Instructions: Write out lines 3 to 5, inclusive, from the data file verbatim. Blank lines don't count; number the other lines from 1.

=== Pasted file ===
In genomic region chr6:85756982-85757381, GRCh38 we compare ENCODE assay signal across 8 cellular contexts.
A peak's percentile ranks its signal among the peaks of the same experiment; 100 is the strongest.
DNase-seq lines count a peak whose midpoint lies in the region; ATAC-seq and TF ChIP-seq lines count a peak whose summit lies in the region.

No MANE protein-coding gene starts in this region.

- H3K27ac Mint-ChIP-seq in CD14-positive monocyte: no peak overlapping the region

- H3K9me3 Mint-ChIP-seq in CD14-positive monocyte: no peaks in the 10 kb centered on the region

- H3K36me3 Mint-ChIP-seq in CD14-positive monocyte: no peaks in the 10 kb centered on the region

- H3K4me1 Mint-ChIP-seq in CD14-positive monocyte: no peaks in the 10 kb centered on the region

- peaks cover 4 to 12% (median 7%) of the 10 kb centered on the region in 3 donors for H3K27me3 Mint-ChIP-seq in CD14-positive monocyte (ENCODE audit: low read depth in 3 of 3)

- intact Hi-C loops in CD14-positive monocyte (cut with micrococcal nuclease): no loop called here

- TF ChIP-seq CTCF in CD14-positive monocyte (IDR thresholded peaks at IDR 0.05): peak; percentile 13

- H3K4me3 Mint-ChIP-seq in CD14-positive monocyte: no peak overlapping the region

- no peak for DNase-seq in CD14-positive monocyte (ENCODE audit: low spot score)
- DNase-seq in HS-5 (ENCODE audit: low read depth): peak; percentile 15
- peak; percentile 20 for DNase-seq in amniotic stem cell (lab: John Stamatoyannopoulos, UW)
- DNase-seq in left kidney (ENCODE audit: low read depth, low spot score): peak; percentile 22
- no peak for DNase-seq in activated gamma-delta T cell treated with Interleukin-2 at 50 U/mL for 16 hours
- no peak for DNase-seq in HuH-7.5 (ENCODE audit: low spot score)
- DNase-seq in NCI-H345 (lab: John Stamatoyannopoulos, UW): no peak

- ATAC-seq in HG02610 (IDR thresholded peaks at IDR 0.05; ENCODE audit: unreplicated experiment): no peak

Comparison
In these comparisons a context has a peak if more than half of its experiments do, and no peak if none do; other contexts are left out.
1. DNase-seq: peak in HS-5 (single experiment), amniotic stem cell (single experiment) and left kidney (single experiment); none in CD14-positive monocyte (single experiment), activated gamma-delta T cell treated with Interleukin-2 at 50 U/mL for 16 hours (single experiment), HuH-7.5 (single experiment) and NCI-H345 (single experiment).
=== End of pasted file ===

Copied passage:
DNase-seq lines count a peak whose midpoint lies in the region; ATAC-seq and TF ChIP-seq lines count a peak whose summit lies in the region.

No MANE protein-coding gene starts in this region.

- H3K27ac Mint-ChIP-seq in CD14-positive monocyte: no peak overlapping the region